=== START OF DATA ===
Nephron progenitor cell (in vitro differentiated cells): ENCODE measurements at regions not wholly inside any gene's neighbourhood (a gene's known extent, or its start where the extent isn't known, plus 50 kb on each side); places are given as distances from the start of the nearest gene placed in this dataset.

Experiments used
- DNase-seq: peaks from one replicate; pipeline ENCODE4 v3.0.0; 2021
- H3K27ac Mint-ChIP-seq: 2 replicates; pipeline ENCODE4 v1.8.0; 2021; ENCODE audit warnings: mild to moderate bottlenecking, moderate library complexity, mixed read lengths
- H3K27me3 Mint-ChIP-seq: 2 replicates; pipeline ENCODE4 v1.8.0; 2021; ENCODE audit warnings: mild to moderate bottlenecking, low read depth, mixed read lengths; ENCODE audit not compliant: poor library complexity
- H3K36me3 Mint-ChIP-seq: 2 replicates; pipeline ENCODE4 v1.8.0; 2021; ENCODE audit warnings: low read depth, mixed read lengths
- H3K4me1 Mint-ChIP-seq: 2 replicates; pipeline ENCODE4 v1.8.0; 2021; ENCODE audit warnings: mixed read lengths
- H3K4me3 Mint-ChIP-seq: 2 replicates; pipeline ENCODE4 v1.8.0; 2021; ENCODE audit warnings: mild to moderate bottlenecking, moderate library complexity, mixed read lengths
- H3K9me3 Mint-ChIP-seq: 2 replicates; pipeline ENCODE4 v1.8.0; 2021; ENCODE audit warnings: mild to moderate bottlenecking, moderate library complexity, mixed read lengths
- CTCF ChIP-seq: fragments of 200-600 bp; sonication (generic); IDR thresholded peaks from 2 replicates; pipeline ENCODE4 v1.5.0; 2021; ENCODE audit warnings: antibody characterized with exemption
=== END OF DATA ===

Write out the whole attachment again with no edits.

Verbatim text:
Nephron progenitor cell (in vitro differentiated cells): ENCODE measurements at regions not wholly inside any gene's neighbourhood (a gene's known extent, or its start where the extent isn't known, plus 50 kb on each side); places are given as distances from the start of the nearest gene placed in this dataset.

Experiments used
- DNase-seq: peaks from one replicate; pipeline ENCODE4 v3.0.0; 2021
- H3K27ac Mint-ChIP-seq: 2 replicates; pipeline ENCODE4 v1.8.0; 2021; ENCODE audit warnings: mild to moderate bottlenecking, moderate library complexity, mixed read lengths
- H3K27me3 Mint-ChIP-seq: 2 replicates; pipeline ENCODE4 v1.8.0; 2021; ENCODE audit warnings: mild to moderate bottlenecking, low read depth, mixed read lengths; ENCODE audit not compliant: poor library complexity
- H3K36me3 Mint-ChIP-seq: 2 replicates; pipeline ENCODE4 v1.8.0; 2021; ENCODE audit warnings: low read depth, mixed read lengths
- H3K4me1 Mint-ChIP-seq: 2 replicates; pipeline ENCODE4 v1.8.0; 2021; ENCODE audit warnings: mixed read lengths
- H3K4me3 Mint-ChIP-seq: 2 replicates; pipeline ENCODE4 v1.8.0; 2021; ENCODE audit warnings: mild to moderate bottlenecking, moderate library complexity, mixed read lengths
- H3K9me3 Mint-ChIP-seq: 2 replicates; pipeline ENCODE4 v1.8.0; 2021; ENCODE audit warnings: mild to moderate bottlenecking, moderate library complexity, mixed read lengths
- CTCF ChIP-seq: fragments of 200-600 bp; sonication (generic); IDR thresholded peaks from 2 replicates; pipeline ENCODE4 v1.5.0; 2021; ENCODE audit warnings: antibody characterized with exemption